One of the most indispensable pieces of software currently on my Mac is Marked. Paired with TextEdit, I write in plain text and format words in Markdown, letting Marked transform working documents into live previews complete with clickable links and footnotes. At the end of my session, I can convert everything into HTML that I can copy and paste into WordPress. It’s a brilliant little tool that I don’t utilize the full capabilities of, but it makes my life significantly easier when it comes to just writing stuff. For most writers, these few features alone are enough.
For writers willing to put in the work, Marked can display previews that match your website’s style and theme by creating a custom CSS template. There’s handy keyboard shortcuts, like Command-U for viewing source code and Shift-Command-C for saving HTML to the clipboard. You’ll additionally find things like a viewable table of contents built in that let you jump to specific sections for documents with multiple headings. Plus, Marked happily works with the text editor you’re already using.
Yet there’s so much more underneath the hood. For screenwriters, Marked works with apps like Scrivener and markup languages like Fountain. Those who have to write and publish formulas can do so with MathJax. And old Markdown hands can specify their own custom processors... something that’s possibly over my head. Marked is a labor of love, catering to geeks while remaining accessible for writers like me who want easy previews and invaluable features like the ability to process Markdown within source code.
Considering all that Marked already does, Marked 2 is a huge release that adds a ton of new features for editor, bloggers, and people who would rather write in Markdown than open Microsoft Word. Instead of running through every new feature, I’d rather focus on the two that have the greatest impact on me. Keyword highlighting makes self editing much easier, while new searching features let me skip past the results I don’t need to see.
Keyword highlighting is an invaluable new tool that helps me both proof my writing and avoid careless repetition of unneeded words. There’s multiple facets to it, and Brett Terpstra was even kind enough to include his own dictionary of sinful words and phrases that he likes to avoid. It’s all completely customizable of course, and it starts with the Proofing tab in Marked’s preferences.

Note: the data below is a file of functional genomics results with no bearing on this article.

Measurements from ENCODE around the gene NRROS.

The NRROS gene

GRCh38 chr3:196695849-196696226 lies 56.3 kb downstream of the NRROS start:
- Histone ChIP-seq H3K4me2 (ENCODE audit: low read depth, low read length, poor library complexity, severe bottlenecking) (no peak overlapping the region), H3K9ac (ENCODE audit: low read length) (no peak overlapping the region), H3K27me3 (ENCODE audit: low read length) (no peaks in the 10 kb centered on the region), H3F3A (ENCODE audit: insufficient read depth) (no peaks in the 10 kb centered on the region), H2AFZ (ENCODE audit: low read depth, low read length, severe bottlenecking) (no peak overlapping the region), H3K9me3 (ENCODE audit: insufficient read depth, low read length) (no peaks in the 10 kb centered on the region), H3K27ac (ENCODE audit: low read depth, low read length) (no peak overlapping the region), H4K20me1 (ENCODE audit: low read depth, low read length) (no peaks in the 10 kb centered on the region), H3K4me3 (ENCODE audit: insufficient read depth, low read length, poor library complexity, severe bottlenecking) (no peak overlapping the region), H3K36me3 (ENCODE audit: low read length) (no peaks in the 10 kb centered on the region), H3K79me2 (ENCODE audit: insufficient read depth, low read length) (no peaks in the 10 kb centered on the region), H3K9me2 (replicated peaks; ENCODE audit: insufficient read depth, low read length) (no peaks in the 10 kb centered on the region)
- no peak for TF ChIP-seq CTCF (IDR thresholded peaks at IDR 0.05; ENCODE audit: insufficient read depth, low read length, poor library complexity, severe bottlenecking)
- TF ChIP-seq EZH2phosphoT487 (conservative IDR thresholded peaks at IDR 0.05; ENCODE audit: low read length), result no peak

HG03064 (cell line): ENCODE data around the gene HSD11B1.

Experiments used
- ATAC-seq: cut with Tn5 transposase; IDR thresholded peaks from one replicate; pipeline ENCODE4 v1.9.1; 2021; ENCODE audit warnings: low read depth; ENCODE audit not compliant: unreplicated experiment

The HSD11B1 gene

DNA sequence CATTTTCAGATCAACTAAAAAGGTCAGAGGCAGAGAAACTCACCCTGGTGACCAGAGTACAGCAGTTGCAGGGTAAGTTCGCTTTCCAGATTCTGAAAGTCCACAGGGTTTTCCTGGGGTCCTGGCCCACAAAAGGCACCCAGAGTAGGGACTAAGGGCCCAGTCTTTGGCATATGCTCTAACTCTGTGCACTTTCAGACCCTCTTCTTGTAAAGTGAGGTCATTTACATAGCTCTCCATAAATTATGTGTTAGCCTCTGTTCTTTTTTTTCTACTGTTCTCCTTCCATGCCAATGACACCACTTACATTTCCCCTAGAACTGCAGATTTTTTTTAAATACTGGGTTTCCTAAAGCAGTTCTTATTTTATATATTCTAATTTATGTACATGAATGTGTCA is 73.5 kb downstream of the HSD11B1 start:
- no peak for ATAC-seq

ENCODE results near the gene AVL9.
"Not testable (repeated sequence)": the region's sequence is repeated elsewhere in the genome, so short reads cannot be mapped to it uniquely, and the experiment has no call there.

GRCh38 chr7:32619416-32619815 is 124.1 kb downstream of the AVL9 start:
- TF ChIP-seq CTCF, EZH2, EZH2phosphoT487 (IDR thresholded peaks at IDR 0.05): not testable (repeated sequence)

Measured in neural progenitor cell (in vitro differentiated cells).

Keywords fall into four main categories, with the first three being for obvious catch-all avoidance words. Avoided words show up in previews as red, words that you’d prefer to use an alternate for show up in purple, and words that don’t fall into either category will show up as blue or green. You can delete everything and enter your own list of words from scratch if you’d like, as you have the option of later recovering Brett’s default list.
When describing software, it’s easy to fall into the trap of using adjectives like “amazing” to describe a feature that might be only be subjectively useful to the reviewer. It’s a word I’ve admittedly overused a lot in my previous works, and its one I try to write around or avoid. With Marked 2, I can add this word and others like it to its built in dictionary, and it will highlight the word in the preview after I type it. It’s such a simple thing, but it’s remarkably helpful since I don’t have to be conscious of it. In effect, Marked becomes like an editor that’s always on hand, never busy in a meeting, and more than willing to bluntly criticize what you’ve written.